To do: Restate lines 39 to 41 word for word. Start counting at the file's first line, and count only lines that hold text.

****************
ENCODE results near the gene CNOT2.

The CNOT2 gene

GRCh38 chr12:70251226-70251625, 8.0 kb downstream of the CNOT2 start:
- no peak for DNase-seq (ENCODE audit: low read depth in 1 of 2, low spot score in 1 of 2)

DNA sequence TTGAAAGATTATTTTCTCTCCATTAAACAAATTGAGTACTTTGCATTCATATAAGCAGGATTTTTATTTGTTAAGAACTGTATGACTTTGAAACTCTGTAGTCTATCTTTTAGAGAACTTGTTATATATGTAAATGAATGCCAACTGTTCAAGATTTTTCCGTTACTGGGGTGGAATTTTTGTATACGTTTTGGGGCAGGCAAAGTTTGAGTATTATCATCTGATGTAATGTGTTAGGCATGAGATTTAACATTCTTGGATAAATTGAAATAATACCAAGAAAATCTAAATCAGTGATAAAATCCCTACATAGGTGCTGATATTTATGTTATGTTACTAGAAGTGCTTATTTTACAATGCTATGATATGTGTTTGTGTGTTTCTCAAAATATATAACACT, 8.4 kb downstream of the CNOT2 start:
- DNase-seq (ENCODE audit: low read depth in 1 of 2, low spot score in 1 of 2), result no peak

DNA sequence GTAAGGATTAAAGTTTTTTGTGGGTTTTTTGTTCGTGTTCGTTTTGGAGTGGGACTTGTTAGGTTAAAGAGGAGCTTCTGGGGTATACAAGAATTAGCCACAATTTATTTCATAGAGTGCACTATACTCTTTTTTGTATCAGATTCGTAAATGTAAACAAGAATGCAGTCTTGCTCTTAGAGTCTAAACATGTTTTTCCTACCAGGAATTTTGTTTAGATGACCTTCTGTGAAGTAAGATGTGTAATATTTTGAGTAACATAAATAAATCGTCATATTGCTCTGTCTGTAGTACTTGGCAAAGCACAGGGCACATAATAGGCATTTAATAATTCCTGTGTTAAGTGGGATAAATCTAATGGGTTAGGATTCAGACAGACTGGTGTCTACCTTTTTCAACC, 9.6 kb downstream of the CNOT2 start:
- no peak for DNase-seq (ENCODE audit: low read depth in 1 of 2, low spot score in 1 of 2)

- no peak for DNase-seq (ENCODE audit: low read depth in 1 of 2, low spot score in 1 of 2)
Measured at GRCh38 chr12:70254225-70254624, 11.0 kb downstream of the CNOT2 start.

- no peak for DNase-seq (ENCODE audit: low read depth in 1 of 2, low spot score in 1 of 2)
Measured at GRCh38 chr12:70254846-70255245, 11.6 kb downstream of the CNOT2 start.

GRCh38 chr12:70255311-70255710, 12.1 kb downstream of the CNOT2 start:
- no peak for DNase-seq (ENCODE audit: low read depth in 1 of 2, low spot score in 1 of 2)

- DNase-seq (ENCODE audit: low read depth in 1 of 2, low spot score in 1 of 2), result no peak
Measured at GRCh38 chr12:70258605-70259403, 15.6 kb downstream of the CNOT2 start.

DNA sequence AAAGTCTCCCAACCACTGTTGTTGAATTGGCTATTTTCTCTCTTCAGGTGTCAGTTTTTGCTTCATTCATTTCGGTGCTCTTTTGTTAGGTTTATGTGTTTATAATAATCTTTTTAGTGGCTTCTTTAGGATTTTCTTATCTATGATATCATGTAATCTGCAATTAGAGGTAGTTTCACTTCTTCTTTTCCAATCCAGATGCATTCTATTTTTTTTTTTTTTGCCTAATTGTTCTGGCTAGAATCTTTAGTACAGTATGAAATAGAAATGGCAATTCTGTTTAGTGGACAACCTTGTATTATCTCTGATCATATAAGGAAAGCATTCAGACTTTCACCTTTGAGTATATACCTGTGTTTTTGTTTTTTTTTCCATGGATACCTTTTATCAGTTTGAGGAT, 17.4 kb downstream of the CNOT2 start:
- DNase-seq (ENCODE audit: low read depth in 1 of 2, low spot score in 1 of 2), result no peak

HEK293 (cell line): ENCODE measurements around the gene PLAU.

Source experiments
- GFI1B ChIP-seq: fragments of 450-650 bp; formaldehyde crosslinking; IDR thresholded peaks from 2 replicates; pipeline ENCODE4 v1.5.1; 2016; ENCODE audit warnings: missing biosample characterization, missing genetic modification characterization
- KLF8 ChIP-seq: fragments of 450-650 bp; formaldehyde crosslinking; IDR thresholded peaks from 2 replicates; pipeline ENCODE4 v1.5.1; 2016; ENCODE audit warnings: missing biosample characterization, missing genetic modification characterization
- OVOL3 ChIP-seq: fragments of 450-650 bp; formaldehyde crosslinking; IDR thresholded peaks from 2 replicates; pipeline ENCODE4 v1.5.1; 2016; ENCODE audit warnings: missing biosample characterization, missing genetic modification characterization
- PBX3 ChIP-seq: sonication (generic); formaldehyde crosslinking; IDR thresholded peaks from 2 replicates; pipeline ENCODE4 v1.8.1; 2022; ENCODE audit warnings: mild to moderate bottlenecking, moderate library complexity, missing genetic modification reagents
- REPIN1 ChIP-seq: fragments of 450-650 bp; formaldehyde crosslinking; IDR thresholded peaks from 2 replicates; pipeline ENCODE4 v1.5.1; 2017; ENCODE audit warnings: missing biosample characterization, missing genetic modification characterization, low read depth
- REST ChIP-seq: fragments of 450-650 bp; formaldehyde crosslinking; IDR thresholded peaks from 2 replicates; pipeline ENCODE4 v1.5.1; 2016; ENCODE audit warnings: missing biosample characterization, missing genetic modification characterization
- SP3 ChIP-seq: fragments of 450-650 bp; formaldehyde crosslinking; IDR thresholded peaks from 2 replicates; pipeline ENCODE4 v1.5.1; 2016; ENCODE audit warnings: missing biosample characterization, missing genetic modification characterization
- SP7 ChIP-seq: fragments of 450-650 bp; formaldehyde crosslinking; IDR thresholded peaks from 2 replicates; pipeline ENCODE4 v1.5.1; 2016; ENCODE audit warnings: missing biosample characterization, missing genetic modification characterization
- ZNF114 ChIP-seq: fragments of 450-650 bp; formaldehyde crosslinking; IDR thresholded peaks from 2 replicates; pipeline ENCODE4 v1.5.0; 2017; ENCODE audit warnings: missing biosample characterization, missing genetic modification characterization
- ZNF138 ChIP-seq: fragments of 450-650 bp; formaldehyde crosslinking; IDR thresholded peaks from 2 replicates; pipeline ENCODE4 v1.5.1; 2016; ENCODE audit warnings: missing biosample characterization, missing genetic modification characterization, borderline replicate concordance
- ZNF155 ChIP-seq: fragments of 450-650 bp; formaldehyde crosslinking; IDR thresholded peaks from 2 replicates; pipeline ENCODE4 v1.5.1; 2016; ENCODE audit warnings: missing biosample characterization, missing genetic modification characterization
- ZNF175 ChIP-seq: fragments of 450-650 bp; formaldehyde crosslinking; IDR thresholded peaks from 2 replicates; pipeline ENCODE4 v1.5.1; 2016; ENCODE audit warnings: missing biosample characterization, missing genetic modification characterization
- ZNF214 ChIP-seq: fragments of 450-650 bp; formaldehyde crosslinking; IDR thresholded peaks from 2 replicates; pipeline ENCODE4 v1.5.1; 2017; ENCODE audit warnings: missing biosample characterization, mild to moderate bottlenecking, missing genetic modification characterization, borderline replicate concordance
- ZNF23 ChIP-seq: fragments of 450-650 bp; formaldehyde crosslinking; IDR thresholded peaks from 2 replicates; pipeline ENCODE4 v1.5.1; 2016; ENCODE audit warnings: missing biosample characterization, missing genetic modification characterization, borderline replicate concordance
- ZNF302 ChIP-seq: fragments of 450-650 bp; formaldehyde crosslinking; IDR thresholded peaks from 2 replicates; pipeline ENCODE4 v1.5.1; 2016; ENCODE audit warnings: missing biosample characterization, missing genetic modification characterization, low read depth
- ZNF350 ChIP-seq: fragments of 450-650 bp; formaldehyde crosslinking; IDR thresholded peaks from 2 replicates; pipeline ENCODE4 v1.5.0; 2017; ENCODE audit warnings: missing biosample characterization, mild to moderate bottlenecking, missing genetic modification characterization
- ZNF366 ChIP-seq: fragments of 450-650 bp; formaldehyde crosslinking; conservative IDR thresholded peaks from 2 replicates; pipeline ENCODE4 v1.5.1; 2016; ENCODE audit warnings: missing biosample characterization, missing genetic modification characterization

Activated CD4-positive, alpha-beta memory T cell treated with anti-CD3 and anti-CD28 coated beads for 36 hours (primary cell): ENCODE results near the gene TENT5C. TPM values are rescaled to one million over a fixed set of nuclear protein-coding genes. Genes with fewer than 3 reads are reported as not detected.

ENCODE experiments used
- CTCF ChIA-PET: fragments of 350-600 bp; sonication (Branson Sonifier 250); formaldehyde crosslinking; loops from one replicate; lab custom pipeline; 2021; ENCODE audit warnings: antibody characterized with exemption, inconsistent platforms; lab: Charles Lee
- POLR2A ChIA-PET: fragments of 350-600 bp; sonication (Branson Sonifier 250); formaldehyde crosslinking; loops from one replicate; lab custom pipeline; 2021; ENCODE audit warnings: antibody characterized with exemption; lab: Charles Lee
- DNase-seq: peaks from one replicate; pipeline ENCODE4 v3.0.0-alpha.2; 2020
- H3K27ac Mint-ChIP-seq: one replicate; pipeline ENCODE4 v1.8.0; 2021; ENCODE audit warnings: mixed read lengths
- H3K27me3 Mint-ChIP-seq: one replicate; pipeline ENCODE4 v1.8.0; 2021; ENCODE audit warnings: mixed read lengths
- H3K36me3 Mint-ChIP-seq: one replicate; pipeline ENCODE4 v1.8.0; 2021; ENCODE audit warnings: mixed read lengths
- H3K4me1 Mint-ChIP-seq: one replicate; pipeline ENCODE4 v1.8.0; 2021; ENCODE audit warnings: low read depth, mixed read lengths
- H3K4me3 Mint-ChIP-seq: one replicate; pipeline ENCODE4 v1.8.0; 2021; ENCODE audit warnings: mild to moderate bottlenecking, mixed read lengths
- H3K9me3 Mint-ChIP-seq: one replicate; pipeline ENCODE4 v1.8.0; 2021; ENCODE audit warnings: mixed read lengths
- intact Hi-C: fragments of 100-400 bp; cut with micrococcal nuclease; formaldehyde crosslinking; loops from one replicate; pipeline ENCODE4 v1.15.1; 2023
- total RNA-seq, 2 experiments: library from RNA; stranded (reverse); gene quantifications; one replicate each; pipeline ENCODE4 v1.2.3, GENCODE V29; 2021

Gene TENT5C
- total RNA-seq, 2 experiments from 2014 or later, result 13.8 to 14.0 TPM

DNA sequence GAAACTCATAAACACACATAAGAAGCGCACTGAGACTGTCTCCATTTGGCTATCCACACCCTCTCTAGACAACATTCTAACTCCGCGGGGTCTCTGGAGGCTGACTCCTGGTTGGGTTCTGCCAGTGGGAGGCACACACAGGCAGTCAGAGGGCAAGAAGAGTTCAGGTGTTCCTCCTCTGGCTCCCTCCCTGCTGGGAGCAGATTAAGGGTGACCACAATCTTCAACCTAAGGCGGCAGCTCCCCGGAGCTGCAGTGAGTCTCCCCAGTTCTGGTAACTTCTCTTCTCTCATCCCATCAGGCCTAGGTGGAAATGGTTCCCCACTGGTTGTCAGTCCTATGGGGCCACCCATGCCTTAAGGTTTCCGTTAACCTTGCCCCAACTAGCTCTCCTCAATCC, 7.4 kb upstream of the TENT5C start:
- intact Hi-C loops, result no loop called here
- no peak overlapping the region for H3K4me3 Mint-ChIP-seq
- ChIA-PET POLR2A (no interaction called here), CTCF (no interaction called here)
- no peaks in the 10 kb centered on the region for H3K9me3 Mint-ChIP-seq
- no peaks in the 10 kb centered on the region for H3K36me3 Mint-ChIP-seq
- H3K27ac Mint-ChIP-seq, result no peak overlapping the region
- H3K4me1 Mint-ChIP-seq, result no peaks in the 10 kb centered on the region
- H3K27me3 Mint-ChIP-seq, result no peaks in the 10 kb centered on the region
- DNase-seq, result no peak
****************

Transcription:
ENCODE experiments used
- CTCF ChIA-PET: fragments of 350-600 bp; sonication (Branson Sonifier 250); formaldehyde crosslinking; loops from one replicate; lab custom pipeline; 2021; ENCODE audit warnings: antibody characterized with exemption, inconsistent platforms; lab: Charles Lee
- POLR2A ChIA-PET: fragments of 350-600 bp; sonication (Branson Sonifier 250); formaldehyde crosslinking; loops from one replicate; lab custom pipeline; 2021; ENCODE audit warnings: antibody characterized with exemption; lab: Charles Lee